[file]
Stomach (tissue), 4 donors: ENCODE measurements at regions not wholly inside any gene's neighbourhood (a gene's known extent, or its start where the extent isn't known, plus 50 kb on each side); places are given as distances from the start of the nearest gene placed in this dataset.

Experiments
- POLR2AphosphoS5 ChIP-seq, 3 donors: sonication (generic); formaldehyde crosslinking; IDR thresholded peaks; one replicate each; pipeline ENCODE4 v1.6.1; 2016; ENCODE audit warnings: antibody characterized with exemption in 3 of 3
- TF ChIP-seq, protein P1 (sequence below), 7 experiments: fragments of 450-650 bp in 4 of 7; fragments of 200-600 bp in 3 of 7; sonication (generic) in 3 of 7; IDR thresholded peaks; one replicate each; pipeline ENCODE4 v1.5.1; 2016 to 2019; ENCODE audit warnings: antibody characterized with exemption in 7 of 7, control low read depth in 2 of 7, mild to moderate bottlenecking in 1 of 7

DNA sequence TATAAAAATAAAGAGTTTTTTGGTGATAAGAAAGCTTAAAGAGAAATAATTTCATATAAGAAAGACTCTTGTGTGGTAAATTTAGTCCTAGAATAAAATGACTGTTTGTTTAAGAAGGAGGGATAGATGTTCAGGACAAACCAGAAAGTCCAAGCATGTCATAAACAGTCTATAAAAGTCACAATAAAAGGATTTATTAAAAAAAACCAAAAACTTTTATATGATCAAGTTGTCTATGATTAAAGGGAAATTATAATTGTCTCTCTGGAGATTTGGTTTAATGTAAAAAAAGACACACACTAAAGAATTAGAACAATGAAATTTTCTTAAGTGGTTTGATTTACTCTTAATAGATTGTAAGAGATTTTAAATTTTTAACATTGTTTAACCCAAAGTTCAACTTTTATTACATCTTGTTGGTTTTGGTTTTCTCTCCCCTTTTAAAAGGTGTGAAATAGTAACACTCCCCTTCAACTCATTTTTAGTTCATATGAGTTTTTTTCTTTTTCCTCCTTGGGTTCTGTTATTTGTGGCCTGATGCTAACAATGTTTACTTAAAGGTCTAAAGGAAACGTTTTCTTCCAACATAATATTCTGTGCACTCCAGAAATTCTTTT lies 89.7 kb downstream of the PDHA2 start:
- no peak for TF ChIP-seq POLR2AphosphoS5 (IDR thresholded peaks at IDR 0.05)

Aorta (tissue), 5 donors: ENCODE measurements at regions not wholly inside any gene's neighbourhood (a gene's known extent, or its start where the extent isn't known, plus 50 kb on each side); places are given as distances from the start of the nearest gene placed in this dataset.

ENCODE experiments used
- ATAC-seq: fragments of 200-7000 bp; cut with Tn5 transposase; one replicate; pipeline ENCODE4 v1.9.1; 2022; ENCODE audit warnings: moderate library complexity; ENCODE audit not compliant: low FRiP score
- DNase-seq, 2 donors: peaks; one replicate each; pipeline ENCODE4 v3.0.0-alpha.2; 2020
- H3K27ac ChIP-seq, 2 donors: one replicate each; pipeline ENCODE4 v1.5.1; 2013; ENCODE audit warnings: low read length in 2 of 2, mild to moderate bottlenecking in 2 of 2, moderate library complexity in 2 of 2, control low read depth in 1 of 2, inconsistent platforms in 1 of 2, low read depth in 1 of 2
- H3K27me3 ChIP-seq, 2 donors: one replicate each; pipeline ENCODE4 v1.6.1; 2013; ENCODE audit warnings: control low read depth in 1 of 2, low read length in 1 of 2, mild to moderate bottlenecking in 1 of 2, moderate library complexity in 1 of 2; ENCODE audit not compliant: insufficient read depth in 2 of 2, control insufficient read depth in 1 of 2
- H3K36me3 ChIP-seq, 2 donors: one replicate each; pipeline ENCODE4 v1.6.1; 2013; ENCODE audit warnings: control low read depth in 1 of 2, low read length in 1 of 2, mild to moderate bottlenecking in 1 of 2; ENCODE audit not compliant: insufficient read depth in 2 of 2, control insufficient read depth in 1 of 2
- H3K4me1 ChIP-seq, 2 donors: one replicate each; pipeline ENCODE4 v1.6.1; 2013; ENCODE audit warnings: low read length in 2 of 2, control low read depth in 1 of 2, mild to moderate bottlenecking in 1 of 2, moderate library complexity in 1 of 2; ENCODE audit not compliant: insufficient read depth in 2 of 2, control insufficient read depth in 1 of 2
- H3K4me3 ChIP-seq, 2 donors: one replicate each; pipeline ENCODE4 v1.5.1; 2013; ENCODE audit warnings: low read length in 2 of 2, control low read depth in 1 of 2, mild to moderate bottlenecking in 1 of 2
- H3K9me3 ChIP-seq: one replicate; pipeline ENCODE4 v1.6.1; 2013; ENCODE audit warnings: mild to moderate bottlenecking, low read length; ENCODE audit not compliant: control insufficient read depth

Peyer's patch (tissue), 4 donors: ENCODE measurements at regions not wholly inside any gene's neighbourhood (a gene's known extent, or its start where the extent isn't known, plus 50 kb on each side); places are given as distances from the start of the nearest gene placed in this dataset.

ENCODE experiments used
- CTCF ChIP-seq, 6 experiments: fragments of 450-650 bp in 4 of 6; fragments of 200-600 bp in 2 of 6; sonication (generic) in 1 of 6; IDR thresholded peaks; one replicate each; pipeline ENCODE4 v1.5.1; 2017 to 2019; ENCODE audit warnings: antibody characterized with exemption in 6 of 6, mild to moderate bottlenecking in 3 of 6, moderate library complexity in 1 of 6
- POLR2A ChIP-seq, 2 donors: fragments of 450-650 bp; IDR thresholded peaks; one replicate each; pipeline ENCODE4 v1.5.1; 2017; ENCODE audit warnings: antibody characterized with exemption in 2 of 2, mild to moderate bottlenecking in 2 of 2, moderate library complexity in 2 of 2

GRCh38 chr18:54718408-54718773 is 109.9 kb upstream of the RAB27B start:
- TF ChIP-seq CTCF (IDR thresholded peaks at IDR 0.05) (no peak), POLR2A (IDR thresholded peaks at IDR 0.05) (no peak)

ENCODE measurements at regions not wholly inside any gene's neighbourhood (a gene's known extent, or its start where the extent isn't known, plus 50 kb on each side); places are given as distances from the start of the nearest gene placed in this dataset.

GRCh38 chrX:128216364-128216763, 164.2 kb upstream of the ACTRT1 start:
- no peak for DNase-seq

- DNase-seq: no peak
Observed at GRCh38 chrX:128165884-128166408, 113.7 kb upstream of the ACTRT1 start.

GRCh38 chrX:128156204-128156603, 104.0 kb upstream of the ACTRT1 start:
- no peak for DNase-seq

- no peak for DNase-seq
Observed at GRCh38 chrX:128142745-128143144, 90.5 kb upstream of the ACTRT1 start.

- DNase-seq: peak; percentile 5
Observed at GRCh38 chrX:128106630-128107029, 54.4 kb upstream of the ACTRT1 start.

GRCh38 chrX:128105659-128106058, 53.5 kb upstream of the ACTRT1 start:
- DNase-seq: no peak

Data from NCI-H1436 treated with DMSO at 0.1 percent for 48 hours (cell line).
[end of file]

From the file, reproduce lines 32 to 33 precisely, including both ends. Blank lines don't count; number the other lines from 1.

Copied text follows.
- DNase-seq: peak; percentile 5
Observed at GRCh38 chrX:128106630-128107029, 54.4 kb upstream of the ACTRT1 start.